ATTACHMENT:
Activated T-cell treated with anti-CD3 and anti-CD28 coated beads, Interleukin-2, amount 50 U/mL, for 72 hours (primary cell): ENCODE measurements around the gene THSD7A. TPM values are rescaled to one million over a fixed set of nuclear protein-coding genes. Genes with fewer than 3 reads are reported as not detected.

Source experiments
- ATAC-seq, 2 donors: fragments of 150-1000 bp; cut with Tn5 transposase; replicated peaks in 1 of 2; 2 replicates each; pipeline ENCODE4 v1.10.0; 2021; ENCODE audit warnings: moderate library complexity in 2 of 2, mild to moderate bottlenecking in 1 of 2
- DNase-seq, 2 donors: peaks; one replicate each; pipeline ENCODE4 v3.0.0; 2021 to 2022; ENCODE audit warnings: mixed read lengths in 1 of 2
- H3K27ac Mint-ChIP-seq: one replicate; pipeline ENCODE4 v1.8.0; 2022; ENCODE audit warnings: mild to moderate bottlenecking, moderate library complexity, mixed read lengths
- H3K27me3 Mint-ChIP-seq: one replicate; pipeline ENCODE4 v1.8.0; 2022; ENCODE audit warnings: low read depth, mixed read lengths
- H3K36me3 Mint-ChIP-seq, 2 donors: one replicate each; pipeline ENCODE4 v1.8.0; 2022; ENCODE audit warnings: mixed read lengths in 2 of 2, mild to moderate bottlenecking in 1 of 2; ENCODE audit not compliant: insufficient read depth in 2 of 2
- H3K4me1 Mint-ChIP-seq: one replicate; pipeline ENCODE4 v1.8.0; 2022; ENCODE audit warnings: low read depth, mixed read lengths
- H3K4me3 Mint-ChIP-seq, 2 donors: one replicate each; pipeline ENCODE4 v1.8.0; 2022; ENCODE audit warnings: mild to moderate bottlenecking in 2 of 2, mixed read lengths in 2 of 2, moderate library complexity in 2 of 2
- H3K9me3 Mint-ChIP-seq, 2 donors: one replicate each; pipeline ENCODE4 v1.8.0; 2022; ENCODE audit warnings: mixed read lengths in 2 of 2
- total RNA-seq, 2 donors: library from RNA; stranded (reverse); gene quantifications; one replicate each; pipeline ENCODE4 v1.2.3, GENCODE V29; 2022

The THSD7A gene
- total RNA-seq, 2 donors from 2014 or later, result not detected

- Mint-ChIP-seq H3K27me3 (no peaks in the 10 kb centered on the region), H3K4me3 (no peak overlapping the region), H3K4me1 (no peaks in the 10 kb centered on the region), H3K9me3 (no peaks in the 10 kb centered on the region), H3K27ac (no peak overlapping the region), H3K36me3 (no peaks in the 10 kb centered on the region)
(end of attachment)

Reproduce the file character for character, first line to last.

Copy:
Activated T-cell treated with anti-CD3 and anti-CD28 coated beads, Interleukin-2, amount 50 U/mL, for 72 hours (primary cell): ENCODE measurements around the gene THSD7A. TPM values are rescaled to one million over a fixed set of nuclear protein-coding genes. Genes with fewer than 3 reads are reported as not detected.

Source experiments
- ATAC-seq, 2 donors: fragments of 150-1000 bp; cut with Tn5 transposase; replicated peaks in 1 of 2; 2 replicates each; pipeline ENCODE4 v1.10.0; 2021; ENCODE audit warnings: moderate library complexity in 2 of 2, mild to moderate bottlenecking in 1 of 2
- DNase-seq, 2 donors: peaks; one replicate each; pipeline ENCODE4 v3.0.0; 2021 to 2022; ENCODE audit warnings: mixed read lengths in 1 of 2
- H3K27ac Mint-ChIP-seq: one replicate; pipeline ENCODE4 v1.8.0; 2022; ENCODE audit warnings: mild to moderate bottlenecking, moderate library complexity, mixed read lengths
- H3K27me3 Mint-ChIP-seq: one replicate; pipeline ENCODE4 v1.8.0; 2022; ENCODE audit warnings: low read depth, mixed read lengths
- H3K36me3 Mint-ChIP-seq, 2 donors: one replicate each; pipeline ENCODE4 v1.8.0; 2022; ENCODE audit warnings: mixed read lengths in 2 of 2, mild to moderate bottlenecking in 1 of 2; ENCODE audit not compliant: insufficient read depth in 2 of 2
- H3K4me1 Mint-ChIP-seq: one replicate; pipeline ENCODE4 v1.8.0; 2022; ENCODE audit warnings: low read depth, mixed read lengths
- H3K4me3 Mint-ChIP-seq, 2 donors: one replicate each; pipeline ENCODE4 v1.8.0; 2022; ENCODE audit warnings: mild to moderate bottlenecking in 2 of 2, mixed read lengths in 2 of 2, moderate library complexity in 2 of 2
- H3K9me3 Mint-ChIP-seq, 2 donors: one replicate each; pipeline ENCODE4 v1.8.0; 2022; ENCODE audit warnings: mixed read lengths in 2 of 2
- total RNA-seq, 2 donors: library from RNA; stranded (reverse); gene quantifications; one replicate each; pipeline ENCODE4 v1.2.3, GENCODE V29; 2022

The THSD7A gene
- total RNA-seq, 2 donors from 2014 or later, result not detected

- Mint-ChIP-seq H3K27me3 (no peaks in the 10 kb centered on the region), H3K4me3 (no peak overlapping the region), H3K4me1 (no peaks in the 10 kb centered on the region), H3K9me3 (no peaks in the 10 kb centered on the region), H3K27ac (no peak overlapping the region), H3K36me3 (no peaks in the 10 kb centered on the region)